COVID-19: Alberta woman shares story of difficult and lonely year

After Jennifer Penfold gave birth to her baby girl Solia via C-section earlier this year, it created a whirlwind of problems for the new mother.

The Alberta woman developed a necrotic infection and had half of her abdomen removed.

She stayed in hospital for weeks, barely getting time to bond properly with her newborn child.

Read more: Why is the C-section rate still climbing in Canada?

“My daughter’s first few months are such a blur to me, I don’t remember her being born,” Penfold said.

She got better, temporarily.

“A few weeks later, everything was flaring up again, but I also almost died from other issues, of bile (going) back into my system,” Penfold said. “I had four operations, in six months and was taken away from my baby over and over again.

Story continues below advertisement

“I got better for a day, and then my hemoglobin tanked. After I did infusions for that, my wound was infected again.”

[ Sign up for our Health IQ newsletter for the latest coronavirus updates ]

She did get better sometime in July. During this time, she got engaged and spent much needed quality time with her daughter.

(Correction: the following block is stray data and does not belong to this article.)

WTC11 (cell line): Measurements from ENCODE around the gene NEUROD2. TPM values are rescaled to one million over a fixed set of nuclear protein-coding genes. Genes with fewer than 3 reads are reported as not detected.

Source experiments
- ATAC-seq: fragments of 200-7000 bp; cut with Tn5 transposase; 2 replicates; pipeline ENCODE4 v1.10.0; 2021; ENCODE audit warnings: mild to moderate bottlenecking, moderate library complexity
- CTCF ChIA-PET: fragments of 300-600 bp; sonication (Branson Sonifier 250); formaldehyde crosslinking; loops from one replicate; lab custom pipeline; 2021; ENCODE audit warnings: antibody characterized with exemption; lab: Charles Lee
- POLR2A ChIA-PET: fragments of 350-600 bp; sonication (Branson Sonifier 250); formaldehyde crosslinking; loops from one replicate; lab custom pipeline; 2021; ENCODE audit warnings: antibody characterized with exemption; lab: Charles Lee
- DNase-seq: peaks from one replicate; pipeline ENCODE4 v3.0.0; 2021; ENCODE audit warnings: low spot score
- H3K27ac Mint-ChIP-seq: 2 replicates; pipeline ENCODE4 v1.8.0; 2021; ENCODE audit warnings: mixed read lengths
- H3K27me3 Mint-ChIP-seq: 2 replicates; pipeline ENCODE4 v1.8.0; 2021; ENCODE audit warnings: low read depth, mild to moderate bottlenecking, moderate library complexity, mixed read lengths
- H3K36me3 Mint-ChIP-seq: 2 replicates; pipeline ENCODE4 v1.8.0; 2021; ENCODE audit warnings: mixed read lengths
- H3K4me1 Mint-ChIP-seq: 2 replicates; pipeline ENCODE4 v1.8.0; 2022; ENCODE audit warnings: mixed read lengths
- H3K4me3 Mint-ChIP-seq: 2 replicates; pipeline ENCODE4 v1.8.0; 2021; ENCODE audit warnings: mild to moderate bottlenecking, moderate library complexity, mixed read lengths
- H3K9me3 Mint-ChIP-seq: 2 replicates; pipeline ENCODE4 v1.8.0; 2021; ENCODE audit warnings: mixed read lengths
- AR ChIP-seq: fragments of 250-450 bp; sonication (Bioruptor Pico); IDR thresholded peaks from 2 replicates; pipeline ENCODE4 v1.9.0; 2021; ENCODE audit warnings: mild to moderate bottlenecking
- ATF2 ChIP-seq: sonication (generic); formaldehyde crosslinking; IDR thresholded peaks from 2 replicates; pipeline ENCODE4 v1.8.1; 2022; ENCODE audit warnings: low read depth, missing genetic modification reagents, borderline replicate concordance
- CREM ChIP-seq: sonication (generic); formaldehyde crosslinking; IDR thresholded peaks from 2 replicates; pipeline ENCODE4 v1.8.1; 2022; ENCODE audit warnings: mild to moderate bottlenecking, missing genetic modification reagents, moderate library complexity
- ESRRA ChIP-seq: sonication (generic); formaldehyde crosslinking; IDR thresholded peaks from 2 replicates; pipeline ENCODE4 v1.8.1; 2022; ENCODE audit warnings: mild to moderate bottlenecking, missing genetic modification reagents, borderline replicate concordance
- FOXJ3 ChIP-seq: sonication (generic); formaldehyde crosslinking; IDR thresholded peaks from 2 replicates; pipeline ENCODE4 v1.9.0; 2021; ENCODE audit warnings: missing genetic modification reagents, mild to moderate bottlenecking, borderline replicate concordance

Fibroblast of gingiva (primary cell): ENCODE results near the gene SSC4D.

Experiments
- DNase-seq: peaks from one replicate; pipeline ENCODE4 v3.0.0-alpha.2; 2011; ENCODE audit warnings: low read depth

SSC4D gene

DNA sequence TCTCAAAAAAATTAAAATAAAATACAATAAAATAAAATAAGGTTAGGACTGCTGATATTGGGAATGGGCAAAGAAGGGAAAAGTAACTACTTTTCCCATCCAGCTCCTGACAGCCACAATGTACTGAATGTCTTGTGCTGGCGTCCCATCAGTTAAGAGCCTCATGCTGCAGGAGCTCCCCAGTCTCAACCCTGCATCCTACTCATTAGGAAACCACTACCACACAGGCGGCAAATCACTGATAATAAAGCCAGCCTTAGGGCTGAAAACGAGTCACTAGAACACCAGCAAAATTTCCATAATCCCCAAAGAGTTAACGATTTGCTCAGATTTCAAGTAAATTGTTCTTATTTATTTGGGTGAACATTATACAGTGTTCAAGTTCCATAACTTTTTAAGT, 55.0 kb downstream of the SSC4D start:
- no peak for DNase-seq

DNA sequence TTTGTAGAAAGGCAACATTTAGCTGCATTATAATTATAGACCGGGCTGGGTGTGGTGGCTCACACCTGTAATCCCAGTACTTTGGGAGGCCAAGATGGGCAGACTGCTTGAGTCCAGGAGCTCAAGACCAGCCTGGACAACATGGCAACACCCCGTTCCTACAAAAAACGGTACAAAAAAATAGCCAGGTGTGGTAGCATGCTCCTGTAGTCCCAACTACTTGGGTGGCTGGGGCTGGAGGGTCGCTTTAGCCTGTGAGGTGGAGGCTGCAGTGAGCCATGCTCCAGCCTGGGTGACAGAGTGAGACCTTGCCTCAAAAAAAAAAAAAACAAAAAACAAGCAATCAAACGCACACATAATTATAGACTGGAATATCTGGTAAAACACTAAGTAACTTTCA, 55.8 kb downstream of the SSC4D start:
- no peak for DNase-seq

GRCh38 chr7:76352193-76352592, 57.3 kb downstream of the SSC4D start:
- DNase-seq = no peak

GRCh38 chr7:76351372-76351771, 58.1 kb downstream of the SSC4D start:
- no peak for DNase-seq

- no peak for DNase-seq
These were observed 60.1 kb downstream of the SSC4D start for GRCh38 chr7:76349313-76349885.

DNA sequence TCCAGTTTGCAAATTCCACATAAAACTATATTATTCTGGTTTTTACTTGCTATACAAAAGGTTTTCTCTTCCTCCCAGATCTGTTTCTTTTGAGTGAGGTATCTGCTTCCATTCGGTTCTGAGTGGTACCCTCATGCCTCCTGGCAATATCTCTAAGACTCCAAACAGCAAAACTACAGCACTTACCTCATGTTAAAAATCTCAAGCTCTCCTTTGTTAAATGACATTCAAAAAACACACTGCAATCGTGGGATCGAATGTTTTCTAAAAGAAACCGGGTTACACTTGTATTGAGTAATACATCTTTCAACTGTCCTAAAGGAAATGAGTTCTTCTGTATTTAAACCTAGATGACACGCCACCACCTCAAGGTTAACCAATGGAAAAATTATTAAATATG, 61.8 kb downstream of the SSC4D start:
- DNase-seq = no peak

“When you feel like you have that freedom again, you’re kind of like, ‘I just want to live my life because I almost died four times, and I just want to survive’… And then I got COVID(-19).”

Read more: Stigma of COVID-19 left Alberta ‘long hauler’ and her family feeling ostracized

Penfold started feeling symptoms around Oct. 7.  She has no idea where she could have contracted the illness.

Her quarantine was supposed to finish on the Oct. 18, but her symptoms are still very much present. While she is stuck upstairs at home, her family is living on the lower floor.

READ MORE: Coronavirus: Edmonton doctor raises contact tracing concerns

“(My daughter) cries out for me all the time, but there is nothing I can do,” Penfold said.  “I can hear it. It’s a special kind of torture when you can hear your partner falling apart, and your baby falling apart downstairs, and you can’t do anything about it.  I think that has been the most mentally challenging.

Story continues below advertisement

“I just want to hold my family.”

Penfold started a blog to share her story, and to help ignite hope for others who are also struggling.

“Even though this year is awful in so many ways, I got engaged and I had a baby — those are really beautiful things,” she said.

“I think if people found the positive in the little things, it helps you get through the hard things.”

© 2020 Global News, a division of Corus Entertainment Inc.

View original article here Source